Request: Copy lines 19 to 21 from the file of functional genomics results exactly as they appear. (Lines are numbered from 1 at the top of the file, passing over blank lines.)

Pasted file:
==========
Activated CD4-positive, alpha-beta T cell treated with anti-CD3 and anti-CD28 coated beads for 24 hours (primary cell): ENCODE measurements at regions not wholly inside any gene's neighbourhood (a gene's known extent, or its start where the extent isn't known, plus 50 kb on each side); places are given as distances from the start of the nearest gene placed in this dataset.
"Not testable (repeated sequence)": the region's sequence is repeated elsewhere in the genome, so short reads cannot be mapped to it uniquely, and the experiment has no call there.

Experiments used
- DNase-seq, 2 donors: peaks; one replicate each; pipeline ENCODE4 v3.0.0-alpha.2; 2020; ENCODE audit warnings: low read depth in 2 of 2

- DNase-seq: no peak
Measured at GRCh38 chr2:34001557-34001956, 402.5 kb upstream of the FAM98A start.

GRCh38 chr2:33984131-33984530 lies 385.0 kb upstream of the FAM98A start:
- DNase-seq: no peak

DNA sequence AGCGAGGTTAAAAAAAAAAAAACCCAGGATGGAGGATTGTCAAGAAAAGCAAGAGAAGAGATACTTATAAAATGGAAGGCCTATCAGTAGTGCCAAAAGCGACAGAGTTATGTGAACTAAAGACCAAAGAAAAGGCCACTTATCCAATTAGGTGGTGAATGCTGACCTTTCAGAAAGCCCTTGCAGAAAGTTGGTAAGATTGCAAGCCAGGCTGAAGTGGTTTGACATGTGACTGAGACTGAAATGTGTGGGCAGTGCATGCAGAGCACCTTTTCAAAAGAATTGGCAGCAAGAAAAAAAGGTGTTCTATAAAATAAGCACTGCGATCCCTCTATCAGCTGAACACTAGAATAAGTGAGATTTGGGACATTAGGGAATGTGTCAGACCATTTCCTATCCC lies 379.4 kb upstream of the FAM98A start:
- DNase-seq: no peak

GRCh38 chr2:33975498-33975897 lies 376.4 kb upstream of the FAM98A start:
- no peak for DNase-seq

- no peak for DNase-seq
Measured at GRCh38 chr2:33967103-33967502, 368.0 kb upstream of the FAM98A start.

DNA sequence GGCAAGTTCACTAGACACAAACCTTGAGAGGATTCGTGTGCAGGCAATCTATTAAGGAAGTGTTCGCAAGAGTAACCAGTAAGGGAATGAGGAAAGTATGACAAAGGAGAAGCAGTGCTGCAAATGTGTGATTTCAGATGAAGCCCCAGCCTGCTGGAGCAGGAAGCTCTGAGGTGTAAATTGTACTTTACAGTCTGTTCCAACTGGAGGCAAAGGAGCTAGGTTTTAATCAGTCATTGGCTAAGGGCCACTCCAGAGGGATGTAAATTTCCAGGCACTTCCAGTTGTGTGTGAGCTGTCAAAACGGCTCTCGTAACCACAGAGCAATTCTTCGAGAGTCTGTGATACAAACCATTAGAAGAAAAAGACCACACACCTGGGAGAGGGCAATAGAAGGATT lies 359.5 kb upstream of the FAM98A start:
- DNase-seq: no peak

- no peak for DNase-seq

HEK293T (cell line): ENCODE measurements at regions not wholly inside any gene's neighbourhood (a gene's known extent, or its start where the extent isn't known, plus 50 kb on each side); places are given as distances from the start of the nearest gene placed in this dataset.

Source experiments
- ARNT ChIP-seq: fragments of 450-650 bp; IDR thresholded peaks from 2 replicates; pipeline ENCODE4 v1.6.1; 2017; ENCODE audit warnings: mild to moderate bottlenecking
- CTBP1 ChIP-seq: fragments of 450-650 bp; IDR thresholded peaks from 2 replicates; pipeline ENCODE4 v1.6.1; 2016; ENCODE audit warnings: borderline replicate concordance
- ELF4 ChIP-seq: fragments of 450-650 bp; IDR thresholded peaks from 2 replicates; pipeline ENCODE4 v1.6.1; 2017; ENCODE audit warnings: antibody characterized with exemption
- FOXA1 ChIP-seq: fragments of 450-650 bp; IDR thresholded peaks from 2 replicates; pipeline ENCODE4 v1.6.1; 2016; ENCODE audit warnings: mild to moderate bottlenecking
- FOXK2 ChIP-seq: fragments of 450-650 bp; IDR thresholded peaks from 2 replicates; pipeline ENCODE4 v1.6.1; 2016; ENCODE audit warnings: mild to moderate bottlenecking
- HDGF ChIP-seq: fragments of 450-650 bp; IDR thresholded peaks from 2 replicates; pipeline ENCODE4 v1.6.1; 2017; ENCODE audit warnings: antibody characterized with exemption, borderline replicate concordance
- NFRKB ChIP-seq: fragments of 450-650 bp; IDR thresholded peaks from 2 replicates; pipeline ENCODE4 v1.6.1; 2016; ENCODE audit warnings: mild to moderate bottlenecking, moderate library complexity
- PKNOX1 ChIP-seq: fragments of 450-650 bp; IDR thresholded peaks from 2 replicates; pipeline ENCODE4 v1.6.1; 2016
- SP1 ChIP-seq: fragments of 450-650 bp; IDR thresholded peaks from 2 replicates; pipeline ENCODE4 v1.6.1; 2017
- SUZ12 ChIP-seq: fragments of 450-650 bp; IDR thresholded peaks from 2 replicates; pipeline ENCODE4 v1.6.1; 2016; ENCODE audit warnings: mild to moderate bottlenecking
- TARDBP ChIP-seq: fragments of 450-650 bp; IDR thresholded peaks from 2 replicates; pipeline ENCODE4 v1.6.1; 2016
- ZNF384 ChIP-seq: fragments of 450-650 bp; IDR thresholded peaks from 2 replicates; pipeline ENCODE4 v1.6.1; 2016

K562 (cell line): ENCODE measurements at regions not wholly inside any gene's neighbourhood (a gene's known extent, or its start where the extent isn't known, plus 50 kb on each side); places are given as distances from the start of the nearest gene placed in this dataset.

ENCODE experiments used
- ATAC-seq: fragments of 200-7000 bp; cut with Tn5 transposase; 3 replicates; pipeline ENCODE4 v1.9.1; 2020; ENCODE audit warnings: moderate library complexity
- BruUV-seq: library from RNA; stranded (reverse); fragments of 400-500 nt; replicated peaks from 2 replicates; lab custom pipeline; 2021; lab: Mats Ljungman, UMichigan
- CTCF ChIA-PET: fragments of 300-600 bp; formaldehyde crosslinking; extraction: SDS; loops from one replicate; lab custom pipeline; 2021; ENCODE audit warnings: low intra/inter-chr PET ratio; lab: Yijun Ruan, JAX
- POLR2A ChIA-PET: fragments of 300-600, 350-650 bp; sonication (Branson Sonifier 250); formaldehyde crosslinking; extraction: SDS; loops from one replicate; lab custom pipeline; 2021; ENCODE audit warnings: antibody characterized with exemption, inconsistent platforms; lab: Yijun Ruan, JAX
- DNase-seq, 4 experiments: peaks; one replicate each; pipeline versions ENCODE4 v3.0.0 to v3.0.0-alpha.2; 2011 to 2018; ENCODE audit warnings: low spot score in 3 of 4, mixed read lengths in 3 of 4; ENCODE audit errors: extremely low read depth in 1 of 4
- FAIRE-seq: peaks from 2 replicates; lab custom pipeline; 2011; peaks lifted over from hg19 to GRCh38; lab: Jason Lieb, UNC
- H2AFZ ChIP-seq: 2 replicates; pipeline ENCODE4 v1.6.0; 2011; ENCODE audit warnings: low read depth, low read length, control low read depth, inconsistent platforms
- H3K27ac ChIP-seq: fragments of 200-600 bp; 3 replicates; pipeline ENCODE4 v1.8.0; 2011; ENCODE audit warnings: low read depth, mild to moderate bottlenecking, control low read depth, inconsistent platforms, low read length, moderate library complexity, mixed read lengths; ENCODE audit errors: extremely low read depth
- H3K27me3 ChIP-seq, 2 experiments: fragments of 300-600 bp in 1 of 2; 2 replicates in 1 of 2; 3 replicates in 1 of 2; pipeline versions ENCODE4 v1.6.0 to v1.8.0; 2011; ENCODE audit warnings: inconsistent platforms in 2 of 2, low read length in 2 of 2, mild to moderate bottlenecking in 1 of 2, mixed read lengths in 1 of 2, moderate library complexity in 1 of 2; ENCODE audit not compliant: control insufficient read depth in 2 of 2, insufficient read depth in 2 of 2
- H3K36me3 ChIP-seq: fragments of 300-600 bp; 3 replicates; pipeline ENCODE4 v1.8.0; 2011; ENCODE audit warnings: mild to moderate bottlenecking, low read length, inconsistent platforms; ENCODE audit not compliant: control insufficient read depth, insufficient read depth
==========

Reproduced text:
Source experiments
- ARNT ChIP-seq: fragments of 450-650 bp; IDR thresholded peaks from 2 replicates; pipeline ENCODE4 v1.6.1; 2017; ENCODE audit warnings: mild to moderate bottlenecking
- CTBP1 ChIP-seq: fragments of 450-650 bp; IDR thresholded peaks from 2 replicates; pipeline ENCODE4 v1.6.1; 2016; ENCODE audit warnings: borderline replicate concordance